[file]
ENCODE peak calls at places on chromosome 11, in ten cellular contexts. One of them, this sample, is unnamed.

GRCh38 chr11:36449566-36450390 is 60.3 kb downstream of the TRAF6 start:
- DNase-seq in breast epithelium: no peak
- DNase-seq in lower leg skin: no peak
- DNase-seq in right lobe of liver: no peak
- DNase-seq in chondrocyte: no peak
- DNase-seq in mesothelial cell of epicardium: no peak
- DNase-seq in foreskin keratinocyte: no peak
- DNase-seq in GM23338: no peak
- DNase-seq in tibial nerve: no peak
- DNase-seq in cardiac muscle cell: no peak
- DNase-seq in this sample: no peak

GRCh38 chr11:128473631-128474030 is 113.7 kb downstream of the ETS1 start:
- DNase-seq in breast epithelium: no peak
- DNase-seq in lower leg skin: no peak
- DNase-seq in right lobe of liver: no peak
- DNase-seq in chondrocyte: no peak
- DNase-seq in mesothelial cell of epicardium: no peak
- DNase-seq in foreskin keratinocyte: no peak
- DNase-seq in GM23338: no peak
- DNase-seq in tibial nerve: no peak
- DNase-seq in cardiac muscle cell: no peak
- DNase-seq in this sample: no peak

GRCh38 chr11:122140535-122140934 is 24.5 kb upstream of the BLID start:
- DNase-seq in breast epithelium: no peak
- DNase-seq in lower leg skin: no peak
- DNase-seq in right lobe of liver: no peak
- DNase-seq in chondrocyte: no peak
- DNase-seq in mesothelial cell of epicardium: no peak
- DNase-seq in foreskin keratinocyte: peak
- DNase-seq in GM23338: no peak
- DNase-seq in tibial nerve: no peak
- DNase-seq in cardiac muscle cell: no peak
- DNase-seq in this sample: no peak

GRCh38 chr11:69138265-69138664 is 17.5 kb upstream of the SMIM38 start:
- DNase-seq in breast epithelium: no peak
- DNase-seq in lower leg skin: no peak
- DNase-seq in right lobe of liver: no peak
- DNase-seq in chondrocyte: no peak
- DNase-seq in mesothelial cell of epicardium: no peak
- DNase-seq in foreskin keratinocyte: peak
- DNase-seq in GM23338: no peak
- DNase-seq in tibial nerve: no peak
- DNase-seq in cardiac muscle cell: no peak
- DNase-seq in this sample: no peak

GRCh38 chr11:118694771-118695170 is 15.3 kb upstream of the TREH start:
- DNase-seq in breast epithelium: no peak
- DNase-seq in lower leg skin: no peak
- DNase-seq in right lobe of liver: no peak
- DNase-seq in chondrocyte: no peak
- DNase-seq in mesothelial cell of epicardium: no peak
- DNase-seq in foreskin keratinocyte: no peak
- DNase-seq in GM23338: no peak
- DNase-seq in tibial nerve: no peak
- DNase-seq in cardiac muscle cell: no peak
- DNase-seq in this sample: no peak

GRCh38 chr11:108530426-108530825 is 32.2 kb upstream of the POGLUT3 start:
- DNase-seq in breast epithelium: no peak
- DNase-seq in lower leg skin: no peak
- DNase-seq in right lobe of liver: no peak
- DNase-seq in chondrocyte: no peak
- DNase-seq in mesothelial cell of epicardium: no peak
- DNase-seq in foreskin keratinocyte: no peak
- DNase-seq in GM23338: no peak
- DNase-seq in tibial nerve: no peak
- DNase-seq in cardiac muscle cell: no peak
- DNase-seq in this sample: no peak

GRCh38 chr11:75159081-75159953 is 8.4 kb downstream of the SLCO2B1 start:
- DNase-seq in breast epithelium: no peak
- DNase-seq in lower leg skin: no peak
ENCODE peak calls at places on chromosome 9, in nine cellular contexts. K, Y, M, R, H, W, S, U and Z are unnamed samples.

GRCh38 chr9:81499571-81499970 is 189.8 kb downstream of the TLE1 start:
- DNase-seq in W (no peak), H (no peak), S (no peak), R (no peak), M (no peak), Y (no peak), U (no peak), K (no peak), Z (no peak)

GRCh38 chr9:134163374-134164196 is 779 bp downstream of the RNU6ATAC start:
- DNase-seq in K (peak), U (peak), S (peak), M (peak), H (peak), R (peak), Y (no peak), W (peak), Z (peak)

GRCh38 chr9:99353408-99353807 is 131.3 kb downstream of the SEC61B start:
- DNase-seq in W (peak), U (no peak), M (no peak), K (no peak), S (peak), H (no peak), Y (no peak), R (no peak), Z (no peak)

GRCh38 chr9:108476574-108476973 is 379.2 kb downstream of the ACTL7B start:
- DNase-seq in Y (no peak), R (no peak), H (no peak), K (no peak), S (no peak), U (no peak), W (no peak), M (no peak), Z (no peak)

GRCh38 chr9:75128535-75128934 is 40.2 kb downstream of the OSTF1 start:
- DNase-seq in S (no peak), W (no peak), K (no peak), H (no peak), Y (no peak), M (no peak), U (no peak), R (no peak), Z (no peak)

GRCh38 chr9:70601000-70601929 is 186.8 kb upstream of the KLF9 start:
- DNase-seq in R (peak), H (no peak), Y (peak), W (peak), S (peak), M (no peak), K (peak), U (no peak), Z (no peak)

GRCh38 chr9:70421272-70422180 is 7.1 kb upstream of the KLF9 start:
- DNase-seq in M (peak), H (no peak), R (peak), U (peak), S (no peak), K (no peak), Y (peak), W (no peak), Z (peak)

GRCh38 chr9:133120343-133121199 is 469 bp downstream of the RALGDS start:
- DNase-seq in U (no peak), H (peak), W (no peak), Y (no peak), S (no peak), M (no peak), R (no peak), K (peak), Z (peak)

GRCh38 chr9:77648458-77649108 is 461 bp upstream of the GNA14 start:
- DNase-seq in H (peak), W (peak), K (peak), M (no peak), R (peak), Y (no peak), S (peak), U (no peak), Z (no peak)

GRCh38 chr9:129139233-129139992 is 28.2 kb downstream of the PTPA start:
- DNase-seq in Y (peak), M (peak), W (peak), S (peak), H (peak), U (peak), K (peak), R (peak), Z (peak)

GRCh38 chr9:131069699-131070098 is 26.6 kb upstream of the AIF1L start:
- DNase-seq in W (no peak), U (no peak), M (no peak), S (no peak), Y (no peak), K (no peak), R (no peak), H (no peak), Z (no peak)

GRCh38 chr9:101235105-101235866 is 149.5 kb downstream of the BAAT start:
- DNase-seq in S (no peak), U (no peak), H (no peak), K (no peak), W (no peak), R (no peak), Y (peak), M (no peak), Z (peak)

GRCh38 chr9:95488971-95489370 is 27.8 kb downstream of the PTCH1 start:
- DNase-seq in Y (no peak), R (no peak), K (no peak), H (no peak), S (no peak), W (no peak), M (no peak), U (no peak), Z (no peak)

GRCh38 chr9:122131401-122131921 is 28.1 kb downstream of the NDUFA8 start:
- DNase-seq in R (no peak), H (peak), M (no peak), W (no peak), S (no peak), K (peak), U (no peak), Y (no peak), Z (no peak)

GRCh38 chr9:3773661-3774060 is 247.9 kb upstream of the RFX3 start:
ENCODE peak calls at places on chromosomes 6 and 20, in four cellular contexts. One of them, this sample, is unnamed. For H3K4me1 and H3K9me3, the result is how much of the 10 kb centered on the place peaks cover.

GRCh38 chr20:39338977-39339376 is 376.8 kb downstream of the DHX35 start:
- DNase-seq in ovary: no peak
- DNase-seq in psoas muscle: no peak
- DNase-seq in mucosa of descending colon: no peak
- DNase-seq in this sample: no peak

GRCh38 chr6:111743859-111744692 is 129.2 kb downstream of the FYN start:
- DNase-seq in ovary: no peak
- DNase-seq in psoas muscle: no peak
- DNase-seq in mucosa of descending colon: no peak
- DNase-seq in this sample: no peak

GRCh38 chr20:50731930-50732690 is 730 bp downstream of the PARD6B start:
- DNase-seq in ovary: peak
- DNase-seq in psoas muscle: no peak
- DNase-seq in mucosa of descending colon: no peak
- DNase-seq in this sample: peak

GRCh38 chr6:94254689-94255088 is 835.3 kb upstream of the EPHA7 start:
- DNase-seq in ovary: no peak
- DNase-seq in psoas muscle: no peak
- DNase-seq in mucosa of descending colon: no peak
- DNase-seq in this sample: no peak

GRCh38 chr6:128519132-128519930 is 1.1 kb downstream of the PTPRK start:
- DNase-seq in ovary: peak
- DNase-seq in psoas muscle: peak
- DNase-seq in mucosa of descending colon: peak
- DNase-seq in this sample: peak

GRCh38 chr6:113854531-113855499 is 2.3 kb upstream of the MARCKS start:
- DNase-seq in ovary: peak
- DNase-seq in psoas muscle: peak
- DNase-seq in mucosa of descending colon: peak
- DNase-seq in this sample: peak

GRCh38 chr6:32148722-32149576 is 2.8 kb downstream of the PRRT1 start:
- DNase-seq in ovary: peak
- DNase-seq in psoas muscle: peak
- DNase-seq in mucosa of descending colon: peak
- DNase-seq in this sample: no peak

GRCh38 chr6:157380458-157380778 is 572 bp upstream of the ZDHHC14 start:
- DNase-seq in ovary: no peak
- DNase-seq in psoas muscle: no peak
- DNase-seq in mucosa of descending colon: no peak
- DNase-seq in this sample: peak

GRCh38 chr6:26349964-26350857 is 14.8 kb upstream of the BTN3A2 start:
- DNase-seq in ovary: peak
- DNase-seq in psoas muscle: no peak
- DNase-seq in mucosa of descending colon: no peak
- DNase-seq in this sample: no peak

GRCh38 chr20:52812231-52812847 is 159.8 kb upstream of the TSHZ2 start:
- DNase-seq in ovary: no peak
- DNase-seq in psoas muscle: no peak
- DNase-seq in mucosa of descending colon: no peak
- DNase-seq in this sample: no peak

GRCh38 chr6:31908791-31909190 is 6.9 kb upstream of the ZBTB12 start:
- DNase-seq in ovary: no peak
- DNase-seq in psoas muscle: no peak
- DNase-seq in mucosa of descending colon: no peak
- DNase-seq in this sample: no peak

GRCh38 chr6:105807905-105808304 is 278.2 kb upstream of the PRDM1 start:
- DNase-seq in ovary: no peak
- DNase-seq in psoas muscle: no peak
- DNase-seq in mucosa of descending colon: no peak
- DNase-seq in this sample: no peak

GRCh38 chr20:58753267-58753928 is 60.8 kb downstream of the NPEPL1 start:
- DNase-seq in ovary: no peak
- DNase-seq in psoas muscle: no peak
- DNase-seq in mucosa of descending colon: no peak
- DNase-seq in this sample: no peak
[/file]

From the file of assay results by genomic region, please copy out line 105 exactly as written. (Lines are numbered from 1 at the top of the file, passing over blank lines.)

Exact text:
- DNase-seq in mucosa of descending colon: no peak